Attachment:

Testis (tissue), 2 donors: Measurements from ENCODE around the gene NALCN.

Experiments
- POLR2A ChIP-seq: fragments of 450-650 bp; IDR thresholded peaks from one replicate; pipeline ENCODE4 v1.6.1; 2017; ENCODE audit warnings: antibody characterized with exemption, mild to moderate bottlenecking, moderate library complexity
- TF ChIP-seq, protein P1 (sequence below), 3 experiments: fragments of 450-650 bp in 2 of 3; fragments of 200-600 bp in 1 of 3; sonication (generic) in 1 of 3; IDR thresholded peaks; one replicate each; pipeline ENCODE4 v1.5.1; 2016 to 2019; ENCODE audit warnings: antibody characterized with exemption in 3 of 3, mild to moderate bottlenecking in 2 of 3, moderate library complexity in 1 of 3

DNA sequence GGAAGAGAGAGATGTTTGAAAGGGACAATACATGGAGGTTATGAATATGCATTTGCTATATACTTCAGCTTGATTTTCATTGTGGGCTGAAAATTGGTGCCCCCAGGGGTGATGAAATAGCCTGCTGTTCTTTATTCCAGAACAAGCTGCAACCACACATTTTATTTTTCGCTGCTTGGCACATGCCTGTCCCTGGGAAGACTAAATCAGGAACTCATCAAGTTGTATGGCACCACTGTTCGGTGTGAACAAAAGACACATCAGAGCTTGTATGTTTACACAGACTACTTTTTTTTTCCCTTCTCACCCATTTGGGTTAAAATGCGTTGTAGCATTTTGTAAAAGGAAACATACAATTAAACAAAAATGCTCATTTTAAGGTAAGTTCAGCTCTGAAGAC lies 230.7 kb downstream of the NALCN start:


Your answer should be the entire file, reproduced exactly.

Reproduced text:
Testis (tissue), 2 donors: Measurements from ENCODE around the gene NALCN.

Experiments
- POLR2A ChIP-seq: fragments of 450-650 bp; IDR thresholded peaks from one replicate; pipeline ENCODE4 v1.6.1; 2017; ENCODE audit warnings: antibody characterized with exemption, mild to moderate bottlenecking, moderate library complexity
- TF ChIP-seq, protein P1 (sequence below), 3 experiments: fragments of 450-650 bp in 2 of 3; fragments of 200-600 bp in 1 of 3; sonication (generic) in 1 of 3; IDR thresholded peaks; one replicate each; pipeline ENCODE4 v1.5.1; 2016 to 2019; ENCODE audit warnings: antibody characterized with exemption in 3 of 3, mild to moderate bottlenecking in 2 of 3, moderate library complexity in 1 of 3

DNA sequence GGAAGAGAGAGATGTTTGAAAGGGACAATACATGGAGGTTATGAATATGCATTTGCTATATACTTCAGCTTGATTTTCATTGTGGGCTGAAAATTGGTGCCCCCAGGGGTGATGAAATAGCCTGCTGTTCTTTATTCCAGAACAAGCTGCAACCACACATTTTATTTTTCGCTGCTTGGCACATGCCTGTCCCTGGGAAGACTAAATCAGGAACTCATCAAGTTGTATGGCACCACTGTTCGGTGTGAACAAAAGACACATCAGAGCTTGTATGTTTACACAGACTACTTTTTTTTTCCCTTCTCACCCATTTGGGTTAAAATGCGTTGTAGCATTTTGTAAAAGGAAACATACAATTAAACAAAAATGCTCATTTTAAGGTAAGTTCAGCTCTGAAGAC lies 230.7 kb downstream of the NALCN start: